There’s Something in Montauk Brewing (And it’s Not a Storm!)

Pints from Montauk Brewing Co.
Pints from Montauk Brewing Co. in their natural environment, (Instagram)

Just off Montauk Highway in Montauk sits one of the latest additions to Long Island’s craft beer explosion. Montauk Brewing Company, open for just over a year, operates out of a charming little house on South Erie Avenue, where they also run a tasting room and do a brisk business in filling growlers to go.

Montauk Brewing Company is the brainchild of three local guys—Montauk natives Vaughan Cutillo and Eric Moss and Joe Sullivan from East Hampton. The three have known each other since their school days, and the brewery began as a hobby. They started out by homebrewing for themselves and friends.

“When we decided to turn it into a business, it was just a matter of paperwork, really,” according to Cutillo, with whom I spoke on a recent visit to the brewery. “We had developed several beer recipes over the years,” explains Cutillo, “tweaking our processes to get beers we felt would have broad appeal.” Cutillo adds that the recipes originated with Moss, who began learning to brew in college and is now the brewmaster at Montauk Brewing.

At Montauk Brewing Company I was able to sample the four different beers they had on tap, a selection that changes with the season! First up was the Montauk Summer Ale, a very clean-tasting refresher. Cutillo points out that the Montauk Summer Ale is produced from standard beer ingredients, without the exotic citrus elements that some brewers add to summer seasonals. This simplicity of approach is a hallmark of all of Montauk Brewing Company’s current offerings.

Next up was the Driftwood Ale, a full-bodied beer in the E.S.B. style. E.S.B. stands for Extra Special Bitter, but Montauk’s take on it is very smooth, not so bitter, but with a subtlety of hops and without the heaviness of some British E.S.B.s.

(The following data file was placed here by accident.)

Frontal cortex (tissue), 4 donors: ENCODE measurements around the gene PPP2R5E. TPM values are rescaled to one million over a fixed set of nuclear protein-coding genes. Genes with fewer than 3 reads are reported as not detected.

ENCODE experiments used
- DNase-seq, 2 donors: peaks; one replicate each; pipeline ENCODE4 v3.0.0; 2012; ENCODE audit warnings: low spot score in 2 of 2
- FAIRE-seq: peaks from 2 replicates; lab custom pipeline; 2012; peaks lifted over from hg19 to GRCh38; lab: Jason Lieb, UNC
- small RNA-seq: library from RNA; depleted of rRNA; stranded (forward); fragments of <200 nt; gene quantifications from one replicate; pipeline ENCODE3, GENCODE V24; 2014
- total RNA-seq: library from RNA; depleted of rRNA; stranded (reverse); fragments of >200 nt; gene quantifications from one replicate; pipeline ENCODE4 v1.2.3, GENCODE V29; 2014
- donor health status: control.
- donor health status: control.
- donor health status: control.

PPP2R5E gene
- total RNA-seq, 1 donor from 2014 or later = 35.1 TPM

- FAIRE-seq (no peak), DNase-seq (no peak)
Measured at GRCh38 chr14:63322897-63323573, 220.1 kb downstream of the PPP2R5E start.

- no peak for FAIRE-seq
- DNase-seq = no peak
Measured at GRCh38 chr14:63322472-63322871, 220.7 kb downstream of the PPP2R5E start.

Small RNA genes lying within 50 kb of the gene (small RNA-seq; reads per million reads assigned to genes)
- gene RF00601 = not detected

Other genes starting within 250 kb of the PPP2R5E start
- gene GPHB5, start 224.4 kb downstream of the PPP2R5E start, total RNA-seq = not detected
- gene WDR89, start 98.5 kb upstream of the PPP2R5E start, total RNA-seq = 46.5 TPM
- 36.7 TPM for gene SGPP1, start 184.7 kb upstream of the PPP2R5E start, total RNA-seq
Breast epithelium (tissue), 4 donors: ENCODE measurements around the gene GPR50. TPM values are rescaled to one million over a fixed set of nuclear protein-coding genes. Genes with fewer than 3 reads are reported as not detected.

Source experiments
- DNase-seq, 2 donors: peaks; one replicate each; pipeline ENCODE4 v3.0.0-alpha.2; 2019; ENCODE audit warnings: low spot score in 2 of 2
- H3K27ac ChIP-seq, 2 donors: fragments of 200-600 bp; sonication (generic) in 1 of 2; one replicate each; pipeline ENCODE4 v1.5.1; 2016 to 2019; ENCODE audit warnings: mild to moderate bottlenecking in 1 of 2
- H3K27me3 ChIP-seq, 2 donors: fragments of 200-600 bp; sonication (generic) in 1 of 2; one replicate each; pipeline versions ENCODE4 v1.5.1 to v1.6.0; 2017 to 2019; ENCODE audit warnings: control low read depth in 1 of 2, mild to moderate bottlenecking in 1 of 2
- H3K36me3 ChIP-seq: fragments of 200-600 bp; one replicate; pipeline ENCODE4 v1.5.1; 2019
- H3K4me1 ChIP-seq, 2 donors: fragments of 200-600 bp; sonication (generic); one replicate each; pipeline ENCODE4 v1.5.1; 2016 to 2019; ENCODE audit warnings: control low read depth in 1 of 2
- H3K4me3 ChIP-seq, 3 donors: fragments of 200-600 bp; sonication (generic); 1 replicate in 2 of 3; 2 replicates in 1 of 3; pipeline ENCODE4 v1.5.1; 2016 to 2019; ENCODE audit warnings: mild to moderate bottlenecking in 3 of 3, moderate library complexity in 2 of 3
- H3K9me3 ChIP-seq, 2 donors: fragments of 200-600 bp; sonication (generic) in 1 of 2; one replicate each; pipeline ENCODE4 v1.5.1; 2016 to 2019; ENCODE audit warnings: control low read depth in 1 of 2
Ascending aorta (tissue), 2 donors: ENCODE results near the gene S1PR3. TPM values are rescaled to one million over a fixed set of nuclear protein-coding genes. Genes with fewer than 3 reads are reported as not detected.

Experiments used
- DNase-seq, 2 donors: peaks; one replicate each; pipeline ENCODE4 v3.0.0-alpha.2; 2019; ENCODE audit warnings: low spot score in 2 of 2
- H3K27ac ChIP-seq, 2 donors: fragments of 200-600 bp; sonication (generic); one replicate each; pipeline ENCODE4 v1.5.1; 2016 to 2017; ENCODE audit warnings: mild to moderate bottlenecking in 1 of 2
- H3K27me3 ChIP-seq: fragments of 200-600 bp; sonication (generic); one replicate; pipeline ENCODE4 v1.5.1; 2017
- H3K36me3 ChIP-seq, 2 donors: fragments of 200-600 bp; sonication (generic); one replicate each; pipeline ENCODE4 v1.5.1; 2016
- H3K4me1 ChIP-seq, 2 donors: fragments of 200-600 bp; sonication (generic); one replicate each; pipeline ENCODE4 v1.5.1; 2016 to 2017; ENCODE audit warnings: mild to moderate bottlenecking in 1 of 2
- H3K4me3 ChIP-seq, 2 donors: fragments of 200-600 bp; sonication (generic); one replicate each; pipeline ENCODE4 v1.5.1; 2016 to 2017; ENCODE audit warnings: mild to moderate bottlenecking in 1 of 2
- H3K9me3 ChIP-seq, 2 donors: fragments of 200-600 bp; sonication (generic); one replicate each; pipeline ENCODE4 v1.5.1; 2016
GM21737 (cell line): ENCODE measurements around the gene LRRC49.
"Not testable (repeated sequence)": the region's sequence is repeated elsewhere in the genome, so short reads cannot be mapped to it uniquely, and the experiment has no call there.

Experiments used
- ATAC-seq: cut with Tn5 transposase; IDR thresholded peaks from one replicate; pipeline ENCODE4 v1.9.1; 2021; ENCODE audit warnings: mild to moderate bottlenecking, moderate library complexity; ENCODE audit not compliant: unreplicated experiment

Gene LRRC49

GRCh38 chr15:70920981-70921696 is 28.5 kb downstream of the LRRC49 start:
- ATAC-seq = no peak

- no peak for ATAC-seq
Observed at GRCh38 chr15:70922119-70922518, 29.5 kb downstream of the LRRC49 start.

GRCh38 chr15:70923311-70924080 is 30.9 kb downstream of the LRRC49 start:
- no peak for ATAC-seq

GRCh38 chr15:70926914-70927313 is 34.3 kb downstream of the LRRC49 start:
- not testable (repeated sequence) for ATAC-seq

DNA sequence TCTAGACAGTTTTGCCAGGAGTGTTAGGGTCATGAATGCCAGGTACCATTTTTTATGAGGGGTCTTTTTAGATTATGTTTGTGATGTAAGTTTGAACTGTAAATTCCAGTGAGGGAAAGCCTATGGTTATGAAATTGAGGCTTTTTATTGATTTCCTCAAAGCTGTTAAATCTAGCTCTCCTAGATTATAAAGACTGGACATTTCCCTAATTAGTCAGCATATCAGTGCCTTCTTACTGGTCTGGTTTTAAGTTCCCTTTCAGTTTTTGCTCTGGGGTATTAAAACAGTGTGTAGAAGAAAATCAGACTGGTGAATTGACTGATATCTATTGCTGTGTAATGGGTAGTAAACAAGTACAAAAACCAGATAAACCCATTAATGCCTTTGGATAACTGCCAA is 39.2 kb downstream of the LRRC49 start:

“It’s an American E.S.B.,” points out Cutillo. “We designed the Driftwood Ale to pair nicely with all kinds of food, especially seafood.” The Driftwood Ale is Montauk Brewing’s flagship beer, and is available on tap at lots of area seafood restaurants, including the West Lake Clam and Chowder House and The Crow’s Nest. Cutillo also happily notes that the beer is proving quite popular up-island at Hoptron Brewtique, Patchogue’s beer-lover haven.

My third sampling was the Offland I.P.A. For the uninitiated, I.P.A. stands for India Pale Ale, a style of beer that is more “hoppy,” or bitter, than most. You see, back in the 1800s, British brewers began adding more hops to beers that were being shipped all the way to India—hops are, among other things, a preservative, and adding more of them allowed the beer to stay fresh for the long trip. Of course, people came to enjoy the special flavor of I.P.A.’s, and now most American craft brewers produce at least one kind of I.P.A.

Montauk Brewing Company’s Offland I.P.A. is perhaps less hoppy than some others, emphasizing a strong hop aroma over the biting bitter flavor usually associated with I.P.A.’s. Once again, the tendency here is toward smoothness and simplicity, with a drinkability that would go well with food. That’s part of the plan, according to Cutillo.

“Down the road we’ll definitely be offering some hoppier I.P.A.’s,” he says, “but we’d like for our introduction to people to be with smooth beers that have rich, complex flavors but that don’t shock.” He points out that beer, like wine, can have a lot of character without going to extremes. “Balanced beers allow lots of different, unique flavors to come out.” And to the average beer drinker, habituated to essentially tasteless national beers, the smooth yet full-bodied beers of Montauk Brewing will be a revelation.

By way of example, take Montauk’s Eastbound Brown Ale, which was the last sample of my visit. A dark beer, made with roasted malt, the beer yields a whole palette of subtle flavors, from toast to coffee to chocolate, and of course stout, the classic roasted malt beer. It’s easy to imagine getting to the bottom of one pint of Eastbound Brown and still not having a full picture of its flavor. In which case, you’ll have to order another. And maybe one after that.

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Montauk Brewing Co.
Montauk Brewing Co., Photo: Facebook
Montauk Brewing Kegs
Montauk Brewing Co. kegs, Photo: Facebook

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